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Coxcomb

.

An empty-headed, vain person. The ancient licensed jesters were so called because they wore a cock’s comb in their caps.

“Coxcombs, an ever empty race,

Are trumpets of their own disgrace.”


Gay: Fables, xix.


Let me hire him too; here’s my coxcomb.”


The Prince of Coxcombs. Charles Joseph, Prince de Ligne. (1535–1614.)

Richard II. of England is sometimes called the Coxcomb. (1366, 1377–1400.)

Henri III. of France was called le Mignon, which means pretty well the same thing. (1551, 1574–1589.)

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Entry taken from Dictionary of Phrase and Fable, edited by the Rev. E. Cobham Brewer, LL.D. and revised in 1895.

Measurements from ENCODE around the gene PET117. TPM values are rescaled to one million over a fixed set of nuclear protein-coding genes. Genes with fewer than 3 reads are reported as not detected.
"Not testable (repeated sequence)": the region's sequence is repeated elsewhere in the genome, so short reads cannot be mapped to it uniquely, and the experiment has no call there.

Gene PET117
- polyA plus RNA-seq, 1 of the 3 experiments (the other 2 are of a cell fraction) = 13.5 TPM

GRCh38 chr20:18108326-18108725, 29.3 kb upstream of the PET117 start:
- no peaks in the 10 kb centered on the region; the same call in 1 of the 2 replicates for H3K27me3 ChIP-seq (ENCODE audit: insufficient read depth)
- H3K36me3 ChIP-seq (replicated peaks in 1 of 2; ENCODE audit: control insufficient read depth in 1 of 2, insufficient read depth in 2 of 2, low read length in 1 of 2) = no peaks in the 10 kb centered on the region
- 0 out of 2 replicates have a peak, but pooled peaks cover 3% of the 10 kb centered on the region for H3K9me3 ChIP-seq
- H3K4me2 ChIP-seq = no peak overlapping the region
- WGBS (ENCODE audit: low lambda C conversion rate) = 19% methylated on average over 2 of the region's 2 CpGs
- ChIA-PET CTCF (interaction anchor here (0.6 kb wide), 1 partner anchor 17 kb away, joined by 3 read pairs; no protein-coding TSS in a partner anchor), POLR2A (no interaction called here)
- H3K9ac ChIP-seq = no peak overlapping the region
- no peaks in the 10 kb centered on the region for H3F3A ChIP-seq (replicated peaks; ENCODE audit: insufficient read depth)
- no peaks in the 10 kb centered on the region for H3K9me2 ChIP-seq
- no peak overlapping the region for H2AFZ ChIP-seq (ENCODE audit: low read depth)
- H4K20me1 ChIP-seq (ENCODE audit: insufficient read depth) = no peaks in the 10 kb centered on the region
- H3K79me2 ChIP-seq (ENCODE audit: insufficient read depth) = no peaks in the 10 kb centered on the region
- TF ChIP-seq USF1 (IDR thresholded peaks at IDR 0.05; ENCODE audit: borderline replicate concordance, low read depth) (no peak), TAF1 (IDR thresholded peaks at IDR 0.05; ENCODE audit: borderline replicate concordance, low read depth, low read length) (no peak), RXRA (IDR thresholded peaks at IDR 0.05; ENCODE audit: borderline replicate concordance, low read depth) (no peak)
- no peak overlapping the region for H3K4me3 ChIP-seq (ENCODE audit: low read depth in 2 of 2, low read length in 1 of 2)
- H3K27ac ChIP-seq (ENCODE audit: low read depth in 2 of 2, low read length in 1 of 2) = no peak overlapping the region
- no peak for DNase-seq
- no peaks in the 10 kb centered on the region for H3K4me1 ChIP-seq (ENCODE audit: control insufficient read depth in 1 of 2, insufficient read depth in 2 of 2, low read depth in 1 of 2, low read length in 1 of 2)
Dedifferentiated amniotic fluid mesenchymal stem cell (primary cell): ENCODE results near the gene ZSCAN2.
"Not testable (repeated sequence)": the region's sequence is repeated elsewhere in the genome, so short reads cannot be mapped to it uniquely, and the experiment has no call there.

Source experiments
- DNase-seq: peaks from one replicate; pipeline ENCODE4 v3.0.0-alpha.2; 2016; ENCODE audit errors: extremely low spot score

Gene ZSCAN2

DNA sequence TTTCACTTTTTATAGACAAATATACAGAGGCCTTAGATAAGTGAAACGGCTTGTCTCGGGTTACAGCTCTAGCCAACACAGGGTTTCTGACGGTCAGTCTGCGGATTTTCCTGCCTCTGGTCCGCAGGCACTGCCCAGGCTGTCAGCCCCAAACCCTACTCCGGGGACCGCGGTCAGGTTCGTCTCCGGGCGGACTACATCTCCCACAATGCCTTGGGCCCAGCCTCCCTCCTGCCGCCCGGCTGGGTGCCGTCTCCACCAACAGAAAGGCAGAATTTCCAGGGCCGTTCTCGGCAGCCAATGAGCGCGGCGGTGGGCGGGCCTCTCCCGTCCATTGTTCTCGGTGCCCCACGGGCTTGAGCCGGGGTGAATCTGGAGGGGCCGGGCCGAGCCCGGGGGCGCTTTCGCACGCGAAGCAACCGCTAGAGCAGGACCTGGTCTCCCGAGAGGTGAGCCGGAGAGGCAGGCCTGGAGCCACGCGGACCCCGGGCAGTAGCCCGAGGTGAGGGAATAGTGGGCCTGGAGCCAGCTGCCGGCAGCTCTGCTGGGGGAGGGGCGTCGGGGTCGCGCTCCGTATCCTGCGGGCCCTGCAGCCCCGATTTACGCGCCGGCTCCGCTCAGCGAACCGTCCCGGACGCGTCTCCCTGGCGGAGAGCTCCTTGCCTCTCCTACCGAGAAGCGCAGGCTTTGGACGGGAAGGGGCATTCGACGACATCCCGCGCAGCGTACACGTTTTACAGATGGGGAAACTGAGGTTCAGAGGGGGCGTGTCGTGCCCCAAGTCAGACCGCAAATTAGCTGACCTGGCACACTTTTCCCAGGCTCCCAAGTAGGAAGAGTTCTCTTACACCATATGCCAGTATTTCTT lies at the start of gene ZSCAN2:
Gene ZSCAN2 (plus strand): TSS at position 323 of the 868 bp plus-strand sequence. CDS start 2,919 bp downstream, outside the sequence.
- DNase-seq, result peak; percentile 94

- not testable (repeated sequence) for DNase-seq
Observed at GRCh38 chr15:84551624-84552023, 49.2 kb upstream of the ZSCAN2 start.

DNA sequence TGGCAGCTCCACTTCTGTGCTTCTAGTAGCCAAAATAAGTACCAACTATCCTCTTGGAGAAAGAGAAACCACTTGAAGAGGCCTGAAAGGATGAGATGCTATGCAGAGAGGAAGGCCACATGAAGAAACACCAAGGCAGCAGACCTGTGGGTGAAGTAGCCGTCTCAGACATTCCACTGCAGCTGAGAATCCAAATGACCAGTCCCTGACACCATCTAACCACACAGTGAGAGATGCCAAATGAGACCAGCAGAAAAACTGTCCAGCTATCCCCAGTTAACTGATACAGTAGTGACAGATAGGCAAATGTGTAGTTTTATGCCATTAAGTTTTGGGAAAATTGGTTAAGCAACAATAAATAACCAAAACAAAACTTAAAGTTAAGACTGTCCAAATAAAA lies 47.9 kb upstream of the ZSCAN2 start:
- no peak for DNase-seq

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Covered Way
Covering the Face
Coverley
Covetous Man
Cow
Cow’s Tail
Cow-lick
Coward (anciently written culvard)
Cowper
Cowper Law
Coxcomb
Coxeyites
Coxswain
Coyne and Livery
Coystril
Cozen
Crab (A)
Crab-cart
Crack
Crack-brained
Crack a Bottle